At Horan Automation and Consulting the future of robots is a given and they help their clients to realise the advantages of automation.  The organisation works with many clients including high profile multinationals in the pharmaceutical, manufacturing, medical device and food industries.  The kinds of automation projects commissioned by the engineering team at Horan Automation and Consulting could vary from building bespoke pick and place solutions using robots to designing and implementing a turkey complete line of automated machinery.

Conor Mullally, Project Manager at Horan Automation and Consulting, explains that their engineers possess a unique skillset enabling them to design and build bespoke manufacturing solutions for the manufacturing industry.  Mullally comments “Technology and the automation industry moves so quickly that sometimes international machine suppliers are unaware of the individual needs of certain niche areas of manufacturing.  Machines are churned out on a production line to serve the majority of the market, sometimes leaving clients with a manufacturing process that only operates to 80% of its potential.  Horan Automation and Consulting steps in to bring the process to 100% by adding the bespoke automation elements that are not only specific to a client’s industry but specific to an individual client.”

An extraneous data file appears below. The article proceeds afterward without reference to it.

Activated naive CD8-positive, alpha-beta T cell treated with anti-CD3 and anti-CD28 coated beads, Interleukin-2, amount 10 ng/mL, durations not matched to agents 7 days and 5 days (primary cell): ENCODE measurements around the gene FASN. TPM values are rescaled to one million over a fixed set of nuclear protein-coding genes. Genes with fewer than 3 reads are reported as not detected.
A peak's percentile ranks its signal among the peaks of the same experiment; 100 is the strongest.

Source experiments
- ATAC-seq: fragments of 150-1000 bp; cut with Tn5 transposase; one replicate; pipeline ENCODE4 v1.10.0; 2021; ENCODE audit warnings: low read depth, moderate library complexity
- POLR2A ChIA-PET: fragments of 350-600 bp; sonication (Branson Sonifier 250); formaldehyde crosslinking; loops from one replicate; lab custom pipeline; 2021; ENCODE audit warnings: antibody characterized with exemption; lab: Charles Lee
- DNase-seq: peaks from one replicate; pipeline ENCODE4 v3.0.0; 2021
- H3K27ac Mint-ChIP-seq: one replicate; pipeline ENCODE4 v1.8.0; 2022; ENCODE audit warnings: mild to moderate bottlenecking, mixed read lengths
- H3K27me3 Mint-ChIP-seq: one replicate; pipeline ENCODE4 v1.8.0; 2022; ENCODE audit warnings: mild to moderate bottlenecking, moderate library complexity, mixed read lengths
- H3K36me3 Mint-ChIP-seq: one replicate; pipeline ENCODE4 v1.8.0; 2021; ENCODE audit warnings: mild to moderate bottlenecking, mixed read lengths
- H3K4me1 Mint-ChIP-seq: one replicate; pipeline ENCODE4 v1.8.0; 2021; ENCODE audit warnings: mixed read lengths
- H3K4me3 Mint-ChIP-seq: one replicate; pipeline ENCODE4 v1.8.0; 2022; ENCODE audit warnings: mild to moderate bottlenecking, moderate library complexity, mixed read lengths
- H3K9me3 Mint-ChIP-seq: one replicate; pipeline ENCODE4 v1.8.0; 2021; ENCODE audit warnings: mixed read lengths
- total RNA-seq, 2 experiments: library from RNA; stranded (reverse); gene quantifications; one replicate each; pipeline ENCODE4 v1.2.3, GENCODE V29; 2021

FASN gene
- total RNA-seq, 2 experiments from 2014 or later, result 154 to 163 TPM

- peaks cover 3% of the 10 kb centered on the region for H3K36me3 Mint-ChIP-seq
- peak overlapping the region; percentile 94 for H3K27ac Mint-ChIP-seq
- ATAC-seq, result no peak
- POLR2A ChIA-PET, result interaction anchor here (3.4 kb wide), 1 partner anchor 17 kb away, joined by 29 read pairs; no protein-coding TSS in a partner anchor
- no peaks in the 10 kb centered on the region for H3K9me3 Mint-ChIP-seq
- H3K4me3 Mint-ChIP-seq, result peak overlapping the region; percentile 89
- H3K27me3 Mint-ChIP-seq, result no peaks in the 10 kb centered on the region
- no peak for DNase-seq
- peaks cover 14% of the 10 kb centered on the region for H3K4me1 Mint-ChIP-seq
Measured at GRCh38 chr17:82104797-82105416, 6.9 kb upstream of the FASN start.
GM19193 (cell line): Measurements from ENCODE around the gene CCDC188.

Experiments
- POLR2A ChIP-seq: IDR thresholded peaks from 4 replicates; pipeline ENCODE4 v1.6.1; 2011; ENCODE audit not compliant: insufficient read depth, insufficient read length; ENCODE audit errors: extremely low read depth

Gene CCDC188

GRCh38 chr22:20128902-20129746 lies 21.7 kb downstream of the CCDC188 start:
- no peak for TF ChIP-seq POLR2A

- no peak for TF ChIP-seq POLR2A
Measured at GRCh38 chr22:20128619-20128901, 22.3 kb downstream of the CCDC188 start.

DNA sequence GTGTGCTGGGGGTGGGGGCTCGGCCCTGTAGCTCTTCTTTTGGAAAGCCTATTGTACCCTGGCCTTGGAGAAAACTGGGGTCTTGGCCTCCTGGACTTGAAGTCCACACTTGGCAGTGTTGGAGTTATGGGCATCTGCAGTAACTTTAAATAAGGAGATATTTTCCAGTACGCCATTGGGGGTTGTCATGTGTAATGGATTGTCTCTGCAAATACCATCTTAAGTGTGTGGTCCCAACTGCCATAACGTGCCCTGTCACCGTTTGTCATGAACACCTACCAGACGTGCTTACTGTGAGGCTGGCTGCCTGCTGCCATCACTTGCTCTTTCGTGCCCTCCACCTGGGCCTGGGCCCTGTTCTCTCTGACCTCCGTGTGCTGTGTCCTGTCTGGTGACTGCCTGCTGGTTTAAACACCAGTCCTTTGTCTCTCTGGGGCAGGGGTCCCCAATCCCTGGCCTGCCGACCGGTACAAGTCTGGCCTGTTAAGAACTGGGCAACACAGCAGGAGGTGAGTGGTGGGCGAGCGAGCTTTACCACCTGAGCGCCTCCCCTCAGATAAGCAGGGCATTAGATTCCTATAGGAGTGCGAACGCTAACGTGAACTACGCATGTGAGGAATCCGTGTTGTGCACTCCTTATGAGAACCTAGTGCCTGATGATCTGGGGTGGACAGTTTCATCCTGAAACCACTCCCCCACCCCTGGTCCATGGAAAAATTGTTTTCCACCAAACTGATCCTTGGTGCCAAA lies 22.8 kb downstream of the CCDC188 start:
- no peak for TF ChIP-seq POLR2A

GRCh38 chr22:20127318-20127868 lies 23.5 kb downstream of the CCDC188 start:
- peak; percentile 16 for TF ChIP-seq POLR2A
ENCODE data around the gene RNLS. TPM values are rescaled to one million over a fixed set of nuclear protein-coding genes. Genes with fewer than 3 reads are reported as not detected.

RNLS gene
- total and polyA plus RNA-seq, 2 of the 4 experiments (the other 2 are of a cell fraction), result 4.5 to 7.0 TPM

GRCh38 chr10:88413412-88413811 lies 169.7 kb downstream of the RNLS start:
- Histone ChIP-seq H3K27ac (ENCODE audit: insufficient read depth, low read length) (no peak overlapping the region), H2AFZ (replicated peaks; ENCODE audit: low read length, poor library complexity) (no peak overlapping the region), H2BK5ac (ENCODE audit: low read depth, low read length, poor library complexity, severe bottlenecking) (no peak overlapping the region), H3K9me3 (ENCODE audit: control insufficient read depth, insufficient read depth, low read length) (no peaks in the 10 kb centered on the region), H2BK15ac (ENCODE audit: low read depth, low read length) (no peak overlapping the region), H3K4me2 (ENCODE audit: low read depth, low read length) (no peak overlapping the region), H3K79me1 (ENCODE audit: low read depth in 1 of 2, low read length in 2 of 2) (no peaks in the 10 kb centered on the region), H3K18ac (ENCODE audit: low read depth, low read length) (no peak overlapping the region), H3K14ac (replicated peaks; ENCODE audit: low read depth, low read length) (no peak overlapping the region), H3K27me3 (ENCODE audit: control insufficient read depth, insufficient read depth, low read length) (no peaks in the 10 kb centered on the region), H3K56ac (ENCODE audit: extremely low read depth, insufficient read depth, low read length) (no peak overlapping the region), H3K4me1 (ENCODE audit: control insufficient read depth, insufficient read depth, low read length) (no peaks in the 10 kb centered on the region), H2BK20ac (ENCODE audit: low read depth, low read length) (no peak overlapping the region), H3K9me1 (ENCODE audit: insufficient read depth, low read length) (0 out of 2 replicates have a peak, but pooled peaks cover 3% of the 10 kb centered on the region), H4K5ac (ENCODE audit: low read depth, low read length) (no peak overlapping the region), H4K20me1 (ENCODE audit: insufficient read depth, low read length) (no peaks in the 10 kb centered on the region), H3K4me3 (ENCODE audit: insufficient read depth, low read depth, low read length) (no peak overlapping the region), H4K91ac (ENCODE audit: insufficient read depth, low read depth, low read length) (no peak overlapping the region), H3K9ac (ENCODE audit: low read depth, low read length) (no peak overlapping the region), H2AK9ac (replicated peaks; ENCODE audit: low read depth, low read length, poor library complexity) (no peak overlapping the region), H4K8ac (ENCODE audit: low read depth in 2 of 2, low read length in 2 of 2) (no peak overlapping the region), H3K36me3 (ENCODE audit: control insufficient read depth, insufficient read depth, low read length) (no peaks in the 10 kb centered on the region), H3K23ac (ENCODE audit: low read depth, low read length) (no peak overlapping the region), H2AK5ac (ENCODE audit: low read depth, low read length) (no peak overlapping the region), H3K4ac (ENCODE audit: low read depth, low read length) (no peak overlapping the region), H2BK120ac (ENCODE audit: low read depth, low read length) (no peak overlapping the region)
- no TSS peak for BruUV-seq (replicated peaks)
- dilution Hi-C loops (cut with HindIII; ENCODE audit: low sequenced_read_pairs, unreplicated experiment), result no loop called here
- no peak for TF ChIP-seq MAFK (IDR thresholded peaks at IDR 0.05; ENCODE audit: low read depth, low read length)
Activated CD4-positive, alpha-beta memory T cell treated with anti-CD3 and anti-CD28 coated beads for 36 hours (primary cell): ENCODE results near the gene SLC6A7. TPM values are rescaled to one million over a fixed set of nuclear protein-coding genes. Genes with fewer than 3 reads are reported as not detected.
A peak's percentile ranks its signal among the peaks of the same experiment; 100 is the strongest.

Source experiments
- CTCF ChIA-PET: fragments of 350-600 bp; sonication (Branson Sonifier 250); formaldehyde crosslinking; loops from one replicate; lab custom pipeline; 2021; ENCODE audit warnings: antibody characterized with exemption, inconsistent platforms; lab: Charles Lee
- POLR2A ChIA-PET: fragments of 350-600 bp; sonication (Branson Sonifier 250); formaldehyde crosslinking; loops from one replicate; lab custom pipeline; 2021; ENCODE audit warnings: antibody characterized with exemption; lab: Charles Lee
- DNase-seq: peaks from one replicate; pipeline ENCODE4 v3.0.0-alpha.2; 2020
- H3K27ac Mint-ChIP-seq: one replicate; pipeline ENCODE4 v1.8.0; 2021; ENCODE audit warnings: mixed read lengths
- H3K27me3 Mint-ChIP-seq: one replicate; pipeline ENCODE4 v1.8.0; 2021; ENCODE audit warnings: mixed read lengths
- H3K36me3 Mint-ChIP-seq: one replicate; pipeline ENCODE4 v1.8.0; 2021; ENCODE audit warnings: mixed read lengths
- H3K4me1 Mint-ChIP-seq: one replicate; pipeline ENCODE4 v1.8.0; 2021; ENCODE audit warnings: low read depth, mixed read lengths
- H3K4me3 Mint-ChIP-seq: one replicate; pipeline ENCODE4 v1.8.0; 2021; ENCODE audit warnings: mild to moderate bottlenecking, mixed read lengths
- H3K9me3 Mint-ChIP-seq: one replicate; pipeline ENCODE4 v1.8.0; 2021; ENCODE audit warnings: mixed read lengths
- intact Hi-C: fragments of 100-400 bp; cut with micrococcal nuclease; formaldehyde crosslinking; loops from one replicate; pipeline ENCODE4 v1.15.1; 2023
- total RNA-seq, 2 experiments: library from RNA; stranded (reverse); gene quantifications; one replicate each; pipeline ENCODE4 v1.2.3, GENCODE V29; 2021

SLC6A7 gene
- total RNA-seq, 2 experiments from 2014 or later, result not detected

Horan Automation and Consulting not only offers the building of bespoke machinery but also they use their fifty years of combined automation knowledge to source and supply pre-existing machinery.  The client can enjoy a one stop shop for turnkey automation of their entire production line.  Working in the world of automation has not caused the team to undervalue the importance of customer service however.

Gerry Horan, MD of Horan Automation, has remained steadfastly focused on his clients’ individual needs, regardless of their size or the industry they are in.  “We carried out a recent customer survey that showed that localised customer service and machine maintenance is of the utmost importance to our clients” comments Mr. Horan.

“We ensure that after we install an automation system or machine that we allow operators and maintenance staff a bedding-in period of six weeks.  During this time we make ourselves available to them for training.  We also offer a maintenance service to clients if needed after the project is completed.”

Mr. Horan also praises the quality of the machinery the business supplies remarking “We only source the best quality equipment for our clients.  We install and integrate the equipment and systems ourselves and offer twelve months of customer service assistance.  Our machines are CE quality certified to the highest operational and safety standards.”